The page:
- Visitors from most Western countries do not need a visa to enter the USVI if they are staying less than 90 days.
- This holds true as long as you can present an electronic passport (with digital chip) and are approved under the Electronic System for Travel Authorization (https://esta.cbp.dhs.gov/esta). Note that you must register for ESTA at least 72 hours before arrival, and there’s a US$14 fee for processing and authorization (payable online).
- If you do need a visa, contact your local US embassy. The US State Department (www.travel.state.gov) has the latest information on admission requirements.
- Greet locals with a 'good day' or 'good evening' before asking questions or discussing business. Good manners are prized.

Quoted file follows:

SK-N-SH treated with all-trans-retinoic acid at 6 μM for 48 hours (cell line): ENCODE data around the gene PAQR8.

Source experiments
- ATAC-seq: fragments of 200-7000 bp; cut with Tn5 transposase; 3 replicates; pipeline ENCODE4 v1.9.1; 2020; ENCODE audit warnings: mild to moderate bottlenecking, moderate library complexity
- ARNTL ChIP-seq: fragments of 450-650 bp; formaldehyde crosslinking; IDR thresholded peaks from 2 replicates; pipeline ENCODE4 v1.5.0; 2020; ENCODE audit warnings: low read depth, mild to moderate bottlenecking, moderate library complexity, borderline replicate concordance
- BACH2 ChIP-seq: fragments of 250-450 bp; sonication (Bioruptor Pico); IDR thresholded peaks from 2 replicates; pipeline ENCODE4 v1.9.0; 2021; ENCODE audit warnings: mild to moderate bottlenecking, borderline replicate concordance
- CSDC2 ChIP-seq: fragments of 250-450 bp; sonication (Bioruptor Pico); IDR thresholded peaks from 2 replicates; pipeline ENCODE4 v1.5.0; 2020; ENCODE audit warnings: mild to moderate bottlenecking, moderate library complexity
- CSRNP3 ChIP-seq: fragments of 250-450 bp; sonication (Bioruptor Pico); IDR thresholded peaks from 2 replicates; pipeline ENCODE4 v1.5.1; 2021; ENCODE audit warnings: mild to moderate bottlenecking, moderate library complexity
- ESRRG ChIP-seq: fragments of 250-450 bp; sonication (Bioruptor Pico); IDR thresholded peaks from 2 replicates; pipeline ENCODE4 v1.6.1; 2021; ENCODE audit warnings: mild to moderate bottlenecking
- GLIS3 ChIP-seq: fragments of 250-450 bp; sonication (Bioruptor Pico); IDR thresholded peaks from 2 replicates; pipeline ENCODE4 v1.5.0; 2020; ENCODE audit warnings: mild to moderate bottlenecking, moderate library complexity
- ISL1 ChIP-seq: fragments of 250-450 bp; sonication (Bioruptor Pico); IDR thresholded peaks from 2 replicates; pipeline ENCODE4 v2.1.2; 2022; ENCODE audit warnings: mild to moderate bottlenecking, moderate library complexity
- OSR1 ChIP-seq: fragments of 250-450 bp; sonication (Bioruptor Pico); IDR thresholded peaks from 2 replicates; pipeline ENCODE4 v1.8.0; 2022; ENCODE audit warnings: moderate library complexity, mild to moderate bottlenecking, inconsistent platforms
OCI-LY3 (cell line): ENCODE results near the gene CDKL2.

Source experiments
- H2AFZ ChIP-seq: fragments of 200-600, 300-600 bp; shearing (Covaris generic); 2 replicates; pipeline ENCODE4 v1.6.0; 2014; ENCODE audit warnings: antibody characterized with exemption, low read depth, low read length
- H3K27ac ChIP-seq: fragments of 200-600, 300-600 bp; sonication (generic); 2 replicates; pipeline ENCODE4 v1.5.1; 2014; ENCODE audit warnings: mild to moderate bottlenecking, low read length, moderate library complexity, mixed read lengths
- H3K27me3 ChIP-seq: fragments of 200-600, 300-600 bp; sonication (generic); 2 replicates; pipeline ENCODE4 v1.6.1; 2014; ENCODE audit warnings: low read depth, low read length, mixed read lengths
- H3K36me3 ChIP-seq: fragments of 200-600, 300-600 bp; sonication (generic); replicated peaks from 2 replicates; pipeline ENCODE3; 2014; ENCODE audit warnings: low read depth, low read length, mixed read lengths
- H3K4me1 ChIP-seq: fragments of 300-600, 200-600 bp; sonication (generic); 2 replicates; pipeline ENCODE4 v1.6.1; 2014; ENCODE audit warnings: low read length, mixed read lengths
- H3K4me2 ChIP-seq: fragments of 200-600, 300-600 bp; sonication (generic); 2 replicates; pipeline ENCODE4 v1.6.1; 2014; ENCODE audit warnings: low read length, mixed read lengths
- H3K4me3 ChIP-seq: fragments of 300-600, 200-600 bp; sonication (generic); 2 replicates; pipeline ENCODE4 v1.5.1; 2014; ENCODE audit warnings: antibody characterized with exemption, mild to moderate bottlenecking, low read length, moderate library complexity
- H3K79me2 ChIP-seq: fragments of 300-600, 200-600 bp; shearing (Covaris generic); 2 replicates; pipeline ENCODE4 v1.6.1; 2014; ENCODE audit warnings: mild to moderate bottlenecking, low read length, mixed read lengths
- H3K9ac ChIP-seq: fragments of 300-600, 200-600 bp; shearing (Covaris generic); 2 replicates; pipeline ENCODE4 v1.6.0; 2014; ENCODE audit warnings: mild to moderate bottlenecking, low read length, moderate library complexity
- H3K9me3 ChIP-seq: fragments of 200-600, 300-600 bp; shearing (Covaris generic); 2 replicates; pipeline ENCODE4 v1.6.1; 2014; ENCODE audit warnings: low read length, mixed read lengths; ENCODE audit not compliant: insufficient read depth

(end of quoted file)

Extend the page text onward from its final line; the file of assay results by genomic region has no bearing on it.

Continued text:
- Men without shirts and women in bathing suits or other skimpy attire are frowned upon anywhere besides the beach.
- The territory is on 'island time.' Don't expect things to run like clockwork.
While a fair number of islanders are gay, you’re not likely to meet many who are ‘out,’ nor are you likely to see public displays of affection among gay couples.
St Croix is the most gay friendly of the islands, with Frederiksted the center of gay life, but overall there aren’t many structured outlets for meeting. One exception is Sand Castle on the Beach, in Frederiksted.
Internet cafes are sporadic but do still exist, often near marinas and cruise-ship docks. Access generally costs US$5 per half-hour. Wi-fi is widely available, though service can be slow and fitful. Most lodgings have it for free in their public areas (though it is less common in-room), as do many restaurants and bars in the main towns.
The blood-alcohol limit in the USVI is 0.08%. Driving under the influence of alcohol is a serious offense, subject to stiff fines and even imprisonment.
Open-container laws do not exist here, so you can walk around with drinks on the streets.